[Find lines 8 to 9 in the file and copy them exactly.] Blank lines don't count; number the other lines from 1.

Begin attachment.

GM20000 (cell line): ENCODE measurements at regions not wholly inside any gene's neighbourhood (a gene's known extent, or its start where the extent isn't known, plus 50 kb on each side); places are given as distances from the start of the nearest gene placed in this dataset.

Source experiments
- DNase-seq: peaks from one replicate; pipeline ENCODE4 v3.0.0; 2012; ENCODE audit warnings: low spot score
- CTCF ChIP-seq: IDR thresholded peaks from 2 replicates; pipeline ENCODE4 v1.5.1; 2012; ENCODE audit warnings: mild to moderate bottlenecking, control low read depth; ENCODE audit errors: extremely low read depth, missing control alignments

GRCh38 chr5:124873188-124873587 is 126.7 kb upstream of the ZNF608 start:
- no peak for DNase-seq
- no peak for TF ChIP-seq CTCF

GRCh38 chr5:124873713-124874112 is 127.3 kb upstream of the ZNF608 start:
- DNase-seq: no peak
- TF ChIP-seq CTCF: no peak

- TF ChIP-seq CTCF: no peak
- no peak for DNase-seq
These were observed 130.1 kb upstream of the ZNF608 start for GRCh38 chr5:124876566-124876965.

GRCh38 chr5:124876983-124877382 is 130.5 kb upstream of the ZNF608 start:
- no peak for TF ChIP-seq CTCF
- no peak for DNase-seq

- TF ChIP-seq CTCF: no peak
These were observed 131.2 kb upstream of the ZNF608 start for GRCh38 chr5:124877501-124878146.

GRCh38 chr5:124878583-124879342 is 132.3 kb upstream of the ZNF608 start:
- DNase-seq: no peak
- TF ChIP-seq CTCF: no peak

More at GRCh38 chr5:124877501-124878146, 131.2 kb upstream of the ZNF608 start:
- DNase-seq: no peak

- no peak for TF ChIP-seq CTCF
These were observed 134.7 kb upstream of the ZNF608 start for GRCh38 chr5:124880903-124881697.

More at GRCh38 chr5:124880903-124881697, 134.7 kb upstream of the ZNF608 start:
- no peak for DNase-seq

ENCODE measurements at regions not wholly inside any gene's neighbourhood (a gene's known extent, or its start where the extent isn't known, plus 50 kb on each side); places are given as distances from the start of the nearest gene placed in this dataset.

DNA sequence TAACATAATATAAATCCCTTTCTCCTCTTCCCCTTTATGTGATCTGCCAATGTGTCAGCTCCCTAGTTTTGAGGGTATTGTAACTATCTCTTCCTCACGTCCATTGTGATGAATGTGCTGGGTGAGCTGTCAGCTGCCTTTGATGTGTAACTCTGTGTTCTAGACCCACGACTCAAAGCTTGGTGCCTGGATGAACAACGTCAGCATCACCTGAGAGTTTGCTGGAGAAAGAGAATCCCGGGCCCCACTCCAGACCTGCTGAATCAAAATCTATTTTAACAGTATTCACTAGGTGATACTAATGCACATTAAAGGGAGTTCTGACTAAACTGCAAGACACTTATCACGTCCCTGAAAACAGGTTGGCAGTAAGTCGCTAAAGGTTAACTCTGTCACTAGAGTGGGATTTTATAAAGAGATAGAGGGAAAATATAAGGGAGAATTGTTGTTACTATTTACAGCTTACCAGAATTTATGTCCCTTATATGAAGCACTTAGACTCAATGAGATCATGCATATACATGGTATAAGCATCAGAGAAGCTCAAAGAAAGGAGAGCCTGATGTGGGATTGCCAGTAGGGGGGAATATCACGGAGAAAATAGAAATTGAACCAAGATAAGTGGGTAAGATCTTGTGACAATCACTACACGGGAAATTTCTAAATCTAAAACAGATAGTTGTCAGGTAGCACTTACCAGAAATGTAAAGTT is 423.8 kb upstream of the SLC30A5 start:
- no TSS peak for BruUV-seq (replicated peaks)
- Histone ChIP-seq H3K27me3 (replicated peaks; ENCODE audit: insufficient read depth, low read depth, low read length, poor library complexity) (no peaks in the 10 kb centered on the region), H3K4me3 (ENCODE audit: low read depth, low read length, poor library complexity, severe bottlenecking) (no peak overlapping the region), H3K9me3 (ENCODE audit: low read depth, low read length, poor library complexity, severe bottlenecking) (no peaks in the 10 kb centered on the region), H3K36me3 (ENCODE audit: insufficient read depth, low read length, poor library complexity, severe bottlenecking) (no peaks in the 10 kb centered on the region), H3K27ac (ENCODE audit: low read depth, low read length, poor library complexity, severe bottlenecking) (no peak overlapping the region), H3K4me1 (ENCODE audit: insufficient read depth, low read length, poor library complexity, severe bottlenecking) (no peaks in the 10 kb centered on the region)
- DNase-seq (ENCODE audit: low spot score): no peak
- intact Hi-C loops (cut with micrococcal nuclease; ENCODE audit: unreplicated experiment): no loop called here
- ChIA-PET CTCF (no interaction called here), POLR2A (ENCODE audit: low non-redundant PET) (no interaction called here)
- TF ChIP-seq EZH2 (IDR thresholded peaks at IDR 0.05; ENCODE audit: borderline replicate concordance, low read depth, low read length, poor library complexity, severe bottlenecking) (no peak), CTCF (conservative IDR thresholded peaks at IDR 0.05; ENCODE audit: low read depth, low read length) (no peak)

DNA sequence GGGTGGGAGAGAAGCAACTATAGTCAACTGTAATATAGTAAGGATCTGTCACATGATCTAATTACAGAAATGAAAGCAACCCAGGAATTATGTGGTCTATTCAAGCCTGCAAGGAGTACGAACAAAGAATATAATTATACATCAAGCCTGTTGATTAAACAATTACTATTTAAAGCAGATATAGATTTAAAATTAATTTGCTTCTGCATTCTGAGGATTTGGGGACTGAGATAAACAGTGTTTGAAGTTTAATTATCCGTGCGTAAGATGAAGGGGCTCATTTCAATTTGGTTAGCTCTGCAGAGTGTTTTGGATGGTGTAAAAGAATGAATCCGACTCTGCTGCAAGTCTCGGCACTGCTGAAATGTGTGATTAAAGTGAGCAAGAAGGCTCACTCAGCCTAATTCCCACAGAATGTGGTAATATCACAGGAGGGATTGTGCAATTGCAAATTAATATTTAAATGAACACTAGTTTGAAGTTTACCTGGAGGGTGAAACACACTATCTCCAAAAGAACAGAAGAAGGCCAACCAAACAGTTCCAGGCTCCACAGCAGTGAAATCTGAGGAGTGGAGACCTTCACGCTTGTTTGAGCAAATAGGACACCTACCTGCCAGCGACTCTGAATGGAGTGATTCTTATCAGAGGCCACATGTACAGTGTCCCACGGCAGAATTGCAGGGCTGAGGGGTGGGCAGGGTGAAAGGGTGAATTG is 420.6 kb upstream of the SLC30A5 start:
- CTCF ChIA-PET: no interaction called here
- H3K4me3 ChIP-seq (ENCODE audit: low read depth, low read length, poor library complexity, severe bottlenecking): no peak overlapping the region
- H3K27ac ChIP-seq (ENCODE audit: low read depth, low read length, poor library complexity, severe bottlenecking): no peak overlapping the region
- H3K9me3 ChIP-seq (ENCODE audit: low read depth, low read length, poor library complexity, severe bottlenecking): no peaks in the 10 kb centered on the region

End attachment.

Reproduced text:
GRCh38 chr5:124873713-124874112 is 127.3 kb upstream of the ZNF608 start:
- DNase-seq: no peak